One of the two providers was also the registered manager. A registered manager is a person who has registered with the Care Quality Commission to manage the service. Like registered providers, they are ‘registered persons’. Registered persons have legal responsibility for meeting the requirements in the Health and Social Care Act 2008 and associated Regulations about how the service is run.

The providers had policies in place and had received training on procedures they should follow to ensure that any risk of harm and/or abuse was prevented. They had undertaken risk assessments to maintain the safety of the people who used the service. The provider’s had been trained to manage medicines safely. Medicines were given to people as they had been prescribed. The providers ran the service and people’s needs were met so no additional staff were required.

The providers had received the training they required to give them the knowledge they needed to support the people in their care. The providers understood that people must receive care in line with their best interests and would not unlawfully restrict any person. People were encouraged to make decisions about their care. If they were unable to, their relatives were involved in how their care was planned and delivered. The providers supported people appropriately with their nutritional needs. Meal options were offered to ensure that people’s food and drink preferences were catered for.

People and their relatives told us that both providers were kind and caring. People’s privacy, dignity and independence was promoted and maintained.

The providers were available to meet people’s individual needs. People were offered and enabled to engage in recreational activities that they enjoyed and met their preferred needs. People were supported to continue to go to their colleges or other community facilities whilst using the service. Complaints systems were in place for people and their relatives to raise their concerns or complaints if they had the need to.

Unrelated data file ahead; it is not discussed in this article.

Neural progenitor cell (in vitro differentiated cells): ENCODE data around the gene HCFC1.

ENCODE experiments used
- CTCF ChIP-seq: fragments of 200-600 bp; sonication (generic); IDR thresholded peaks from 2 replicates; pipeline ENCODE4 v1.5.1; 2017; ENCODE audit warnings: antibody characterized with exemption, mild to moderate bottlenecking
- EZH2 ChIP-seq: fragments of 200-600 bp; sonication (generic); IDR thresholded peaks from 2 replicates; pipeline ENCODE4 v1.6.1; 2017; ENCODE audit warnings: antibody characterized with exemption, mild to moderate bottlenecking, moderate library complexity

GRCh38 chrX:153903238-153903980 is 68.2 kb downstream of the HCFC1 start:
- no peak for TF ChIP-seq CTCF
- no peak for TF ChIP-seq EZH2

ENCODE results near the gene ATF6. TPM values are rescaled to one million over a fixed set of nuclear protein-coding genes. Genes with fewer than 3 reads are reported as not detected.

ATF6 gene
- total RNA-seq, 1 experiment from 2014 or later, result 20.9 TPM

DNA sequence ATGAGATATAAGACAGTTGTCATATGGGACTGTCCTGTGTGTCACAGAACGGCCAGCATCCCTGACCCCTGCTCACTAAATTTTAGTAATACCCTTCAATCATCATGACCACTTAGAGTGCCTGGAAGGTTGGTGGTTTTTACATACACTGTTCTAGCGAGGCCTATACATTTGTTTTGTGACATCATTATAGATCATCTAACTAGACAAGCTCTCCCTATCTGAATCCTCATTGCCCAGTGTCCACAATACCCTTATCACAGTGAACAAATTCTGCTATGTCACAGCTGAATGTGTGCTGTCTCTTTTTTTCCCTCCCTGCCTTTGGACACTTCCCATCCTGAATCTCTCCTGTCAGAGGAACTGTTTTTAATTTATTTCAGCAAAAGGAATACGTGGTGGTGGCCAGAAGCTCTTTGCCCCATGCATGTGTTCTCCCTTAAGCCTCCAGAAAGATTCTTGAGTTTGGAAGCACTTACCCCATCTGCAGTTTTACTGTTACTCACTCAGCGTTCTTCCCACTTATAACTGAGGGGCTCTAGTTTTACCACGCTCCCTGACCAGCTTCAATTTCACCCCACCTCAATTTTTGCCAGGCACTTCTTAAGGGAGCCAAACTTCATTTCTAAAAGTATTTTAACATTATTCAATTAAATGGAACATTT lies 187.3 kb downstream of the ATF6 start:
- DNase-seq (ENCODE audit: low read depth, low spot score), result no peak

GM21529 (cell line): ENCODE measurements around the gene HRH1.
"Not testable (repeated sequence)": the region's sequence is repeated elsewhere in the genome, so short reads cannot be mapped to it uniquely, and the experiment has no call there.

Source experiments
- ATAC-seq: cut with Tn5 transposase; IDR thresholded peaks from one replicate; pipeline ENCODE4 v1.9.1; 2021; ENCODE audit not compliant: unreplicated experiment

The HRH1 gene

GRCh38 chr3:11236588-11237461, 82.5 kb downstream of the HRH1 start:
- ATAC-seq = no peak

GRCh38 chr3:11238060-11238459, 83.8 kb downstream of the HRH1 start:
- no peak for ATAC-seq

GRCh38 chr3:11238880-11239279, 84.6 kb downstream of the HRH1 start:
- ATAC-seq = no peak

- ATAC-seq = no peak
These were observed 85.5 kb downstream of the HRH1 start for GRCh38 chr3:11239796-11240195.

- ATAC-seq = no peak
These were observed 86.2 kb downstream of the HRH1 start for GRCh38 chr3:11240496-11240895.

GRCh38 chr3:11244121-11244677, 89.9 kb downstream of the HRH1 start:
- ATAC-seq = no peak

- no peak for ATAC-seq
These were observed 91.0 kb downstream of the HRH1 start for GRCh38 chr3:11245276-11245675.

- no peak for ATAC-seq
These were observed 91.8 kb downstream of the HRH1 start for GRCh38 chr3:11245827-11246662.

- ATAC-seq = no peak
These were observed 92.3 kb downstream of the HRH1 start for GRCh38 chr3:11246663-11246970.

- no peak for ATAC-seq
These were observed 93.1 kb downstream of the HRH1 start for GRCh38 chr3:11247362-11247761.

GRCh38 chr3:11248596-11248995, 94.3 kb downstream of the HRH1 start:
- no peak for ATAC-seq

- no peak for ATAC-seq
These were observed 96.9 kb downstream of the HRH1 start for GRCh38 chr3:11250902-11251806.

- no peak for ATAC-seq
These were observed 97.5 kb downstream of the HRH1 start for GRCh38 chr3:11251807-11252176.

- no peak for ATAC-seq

All people and their relatives were very satisfied with the care and support given. They complimented both providers on all aspects of the service.

Inspection carried out on 3 January 2016

During a routine inspection

Our inspection was announced. It took place on Sunday 3 January 2016. This was the provider’s first inspection since they had been registered with us.

The provider is registered to deliver personal care. People lived with needs relating to their learning disability or an associated condition. At the time of our inspection 21 people used the service. The personal care provided was within the provider’s own home on a ‘respite basis’. Respite means that people are supported in a care environment rather than by family or friends for short periods of time. People used the service for varied amounts of time. Some people used it a few times a year; others regularly for evening and overnight support, and some people used the service whilst their main carer went on holiday. The remainder of the time people lived with their families in the community. The provider’s ran the service. No other staff were needed or employed at the time of our inspection.

One of the two provider’s was also the registered manager. A registered manager is a person who has registered with the Care Quality Commission to manage the service. Like registered providers, they are ‘registered persons’. Registered persons have legal responsibility for meeting the requirements in the Health and Social Care Act 2008 and associated Regulations about how the service is run.

The provider’s had policies in place and had received training on procedures they should follow to ensure the risk of harm and/or abuse was prevented. They had also undertaken risk assessments to maintain the safety of the people who used the service.

The provider’s had been trained to manage medicines safely. Medicines were given to people as they had been prescribed.

The provider’s were available to meet people’s individual needs. Relatives described both provider’s as kind and caring.

The provider’s had received the training they required to fully equip them with the skills they needed to support the people in their care.

The provider’s understood the requirements of the Mental Capacity Act (MCA) This ensured that people received care in line with their best interests and would not be unlawfully restricted.

People were encouraged to make decisions about their care. If they were unable to, their relatives were involved in how their care was planned and delivered.

The provider’s supported people with their nutrition and dietary needs to maintain their health.

People were offered and enabled to engage in recreational activities that they enjoyed and met their preferred needs. They were supported to continue to go to their colleges or day centres whilst using the service.

Complaints systems were in place for people and their relatives to raise their concerns or complaints.

All relatives and staff felt that the quality of service was good. They complimented both provider’s on the service provided.